Another exciting opportunity was offered to schools in Victoria, to apply for the opportunity to bring 2 female students from year 10 to work with Facebook and Instagram in their new Melbourne offices in the Docklands discussing the topic – Safety in the Age of Disappearing Media. Much to their excitement, two of our year 10 girls were accepted into the workshop and I accompanied them. The hashtag used is #girltakeover with the discussions being on encouraging them to be the power for change and make the internet and even more positive place to be, especially in regard to social media. Facebook and Instagram sponsored this event and were interested in getting feedback from this age group as all too often it is adults who are vocal and dominant.
There were fun activities for them to start with enabling them to get to meet the other students, gain confidence and have fun, in preparation for the ‘hard fun’ about to begin.
Some of the great advice given once the day formally began included:-
- Best filters that exist are between your brain.
- Disappearing media does not happen – it is there forever but it can be rewritten
- be empowered, be fierce, be strong, control your own brand.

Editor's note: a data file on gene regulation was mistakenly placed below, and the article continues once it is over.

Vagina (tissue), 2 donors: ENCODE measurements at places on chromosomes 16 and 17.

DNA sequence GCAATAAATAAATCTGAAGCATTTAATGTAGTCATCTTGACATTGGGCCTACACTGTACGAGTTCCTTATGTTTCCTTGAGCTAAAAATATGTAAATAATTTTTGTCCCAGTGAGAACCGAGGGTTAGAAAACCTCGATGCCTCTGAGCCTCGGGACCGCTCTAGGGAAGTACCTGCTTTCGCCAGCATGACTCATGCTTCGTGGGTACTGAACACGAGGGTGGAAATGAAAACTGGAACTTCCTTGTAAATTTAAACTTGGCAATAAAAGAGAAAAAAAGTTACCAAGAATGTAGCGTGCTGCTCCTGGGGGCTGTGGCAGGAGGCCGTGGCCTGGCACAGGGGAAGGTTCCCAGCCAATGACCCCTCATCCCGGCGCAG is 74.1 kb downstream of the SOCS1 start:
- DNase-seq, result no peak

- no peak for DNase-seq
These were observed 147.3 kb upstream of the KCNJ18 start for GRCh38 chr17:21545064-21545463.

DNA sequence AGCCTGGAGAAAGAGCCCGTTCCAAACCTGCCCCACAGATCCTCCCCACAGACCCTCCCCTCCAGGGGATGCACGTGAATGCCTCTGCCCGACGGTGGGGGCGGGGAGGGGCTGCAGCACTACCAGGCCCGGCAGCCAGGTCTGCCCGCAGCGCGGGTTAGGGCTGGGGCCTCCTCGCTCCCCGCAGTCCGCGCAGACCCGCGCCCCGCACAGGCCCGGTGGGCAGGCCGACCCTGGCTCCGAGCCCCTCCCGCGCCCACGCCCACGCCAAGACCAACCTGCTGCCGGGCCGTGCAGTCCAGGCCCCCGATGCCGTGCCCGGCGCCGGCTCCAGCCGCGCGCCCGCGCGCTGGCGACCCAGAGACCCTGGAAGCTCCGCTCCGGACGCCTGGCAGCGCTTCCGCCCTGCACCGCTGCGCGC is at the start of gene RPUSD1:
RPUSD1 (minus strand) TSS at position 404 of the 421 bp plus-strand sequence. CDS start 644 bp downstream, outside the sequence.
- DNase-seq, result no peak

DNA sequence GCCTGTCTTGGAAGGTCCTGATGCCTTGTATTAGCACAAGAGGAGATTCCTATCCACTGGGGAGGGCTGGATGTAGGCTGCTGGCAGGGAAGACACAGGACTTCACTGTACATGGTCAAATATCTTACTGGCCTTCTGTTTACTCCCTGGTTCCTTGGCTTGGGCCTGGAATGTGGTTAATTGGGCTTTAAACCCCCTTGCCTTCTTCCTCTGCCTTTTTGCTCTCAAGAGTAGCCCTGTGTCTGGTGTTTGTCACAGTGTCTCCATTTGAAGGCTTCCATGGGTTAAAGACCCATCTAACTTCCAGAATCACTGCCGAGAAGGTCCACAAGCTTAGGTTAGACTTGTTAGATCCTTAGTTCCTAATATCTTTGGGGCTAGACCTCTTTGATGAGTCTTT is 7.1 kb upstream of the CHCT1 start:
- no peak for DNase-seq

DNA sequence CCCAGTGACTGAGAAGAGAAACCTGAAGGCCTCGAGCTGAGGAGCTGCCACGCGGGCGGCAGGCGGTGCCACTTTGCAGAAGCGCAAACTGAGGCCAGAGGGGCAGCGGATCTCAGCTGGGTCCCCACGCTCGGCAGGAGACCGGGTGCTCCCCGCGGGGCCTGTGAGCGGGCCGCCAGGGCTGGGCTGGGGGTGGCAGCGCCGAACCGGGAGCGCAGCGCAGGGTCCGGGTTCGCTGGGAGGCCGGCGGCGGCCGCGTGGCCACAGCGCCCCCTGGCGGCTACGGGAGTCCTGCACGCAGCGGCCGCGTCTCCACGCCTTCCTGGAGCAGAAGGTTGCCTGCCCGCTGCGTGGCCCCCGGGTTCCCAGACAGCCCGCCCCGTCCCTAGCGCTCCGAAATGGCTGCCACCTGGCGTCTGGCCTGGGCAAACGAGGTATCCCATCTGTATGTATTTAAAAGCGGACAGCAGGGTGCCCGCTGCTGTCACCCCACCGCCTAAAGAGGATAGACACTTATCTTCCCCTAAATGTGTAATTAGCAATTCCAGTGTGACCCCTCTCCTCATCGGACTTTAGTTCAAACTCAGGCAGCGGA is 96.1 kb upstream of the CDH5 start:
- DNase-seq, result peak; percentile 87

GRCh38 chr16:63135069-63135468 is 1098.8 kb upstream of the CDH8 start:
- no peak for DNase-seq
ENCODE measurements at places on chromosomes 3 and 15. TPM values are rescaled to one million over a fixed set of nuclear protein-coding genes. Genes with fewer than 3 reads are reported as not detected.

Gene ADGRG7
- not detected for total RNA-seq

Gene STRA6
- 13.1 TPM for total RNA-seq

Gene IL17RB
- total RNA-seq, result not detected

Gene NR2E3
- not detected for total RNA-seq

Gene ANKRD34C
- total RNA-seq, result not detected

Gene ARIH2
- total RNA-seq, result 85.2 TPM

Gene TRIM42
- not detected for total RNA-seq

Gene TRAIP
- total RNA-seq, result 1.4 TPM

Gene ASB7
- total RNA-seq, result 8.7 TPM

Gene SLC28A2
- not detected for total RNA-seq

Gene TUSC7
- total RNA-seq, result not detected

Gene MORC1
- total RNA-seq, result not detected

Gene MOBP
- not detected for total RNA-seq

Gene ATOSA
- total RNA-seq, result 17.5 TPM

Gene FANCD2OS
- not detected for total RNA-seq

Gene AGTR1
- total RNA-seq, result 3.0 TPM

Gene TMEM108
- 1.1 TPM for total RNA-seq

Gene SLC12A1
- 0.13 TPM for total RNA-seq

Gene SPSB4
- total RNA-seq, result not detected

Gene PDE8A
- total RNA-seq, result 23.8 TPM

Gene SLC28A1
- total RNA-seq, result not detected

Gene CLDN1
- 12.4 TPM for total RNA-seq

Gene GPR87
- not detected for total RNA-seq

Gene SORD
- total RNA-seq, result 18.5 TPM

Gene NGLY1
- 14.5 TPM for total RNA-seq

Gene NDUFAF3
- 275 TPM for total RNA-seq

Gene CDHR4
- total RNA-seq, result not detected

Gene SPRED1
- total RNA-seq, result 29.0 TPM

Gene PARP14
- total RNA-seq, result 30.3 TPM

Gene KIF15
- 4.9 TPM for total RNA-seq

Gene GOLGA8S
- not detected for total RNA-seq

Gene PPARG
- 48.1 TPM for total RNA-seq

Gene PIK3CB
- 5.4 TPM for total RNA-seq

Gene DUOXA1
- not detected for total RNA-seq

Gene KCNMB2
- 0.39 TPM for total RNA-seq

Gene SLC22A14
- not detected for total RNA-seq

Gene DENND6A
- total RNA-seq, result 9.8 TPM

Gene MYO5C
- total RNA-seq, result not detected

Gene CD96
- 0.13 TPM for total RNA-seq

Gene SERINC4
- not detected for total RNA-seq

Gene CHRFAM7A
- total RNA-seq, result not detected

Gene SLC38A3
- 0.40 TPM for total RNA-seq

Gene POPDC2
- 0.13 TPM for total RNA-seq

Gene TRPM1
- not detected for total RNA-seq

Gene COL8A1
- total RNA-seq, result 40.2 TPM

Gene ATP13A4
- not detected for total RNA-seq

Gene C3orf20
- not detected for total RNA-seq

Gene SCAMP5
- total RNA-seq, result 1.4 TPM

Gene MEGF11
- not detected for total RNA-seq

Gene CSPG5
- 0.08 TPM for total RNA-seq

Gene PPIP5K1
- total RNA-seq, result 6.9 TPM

- Facebook and other sites create great privacy settings so ues them – block, mute where necessary!
The children’s eSafety Commissioner took an active part in the day.
- the pressures of sharing information,
- why misunderstandings occur, why stories might be change and the trust that goes into the moment of sharing.
- the challenges of sharing media eg snapchat, instagram story.
Trust is put into ‘just a moment’, will people understand the context of what your are sharing, screenshot content which is supposed to be deletable. Platforms are evolving all the time. Instagram has live story now to create real connections. T is all aoubt likes – adds new pressures. Doesnt have to be perfect. Deletaable media. Share moment which are not to be massively shared. Can put lots out there without spamming.Our intentions are temporary and private but can be made public. You are not being humiliated – they are.
A cartoonist captured many of the activities and events of the day.
As we all love social media – there is a need to talk about all that we love in this world. Expectations as women what we want out there, how it should be respected etc. The girls will come back to school and take on a leadership role sharing what they experienced, seeking further feedback and keeping conversations open at school on positive and safe social media spaces.
SticksnStones and Project Rockit and were there to help organise the day.
What did you do for Safer Internet Use Day?
What a contrast these students face in getting to school each day and how fortunate I am to teach in Australia where education is a given right for students.
Today is the start of a new school year for government schools in Victoria, Australia. Teachers return today but students in my school only return on Thursday. Tomorrow has been set aside as a day dedicated to speaking with parents of students in Year 7 and Year 12. Some of the time will be spent in staff meetings, PLT groups and PD and some time will enable planning.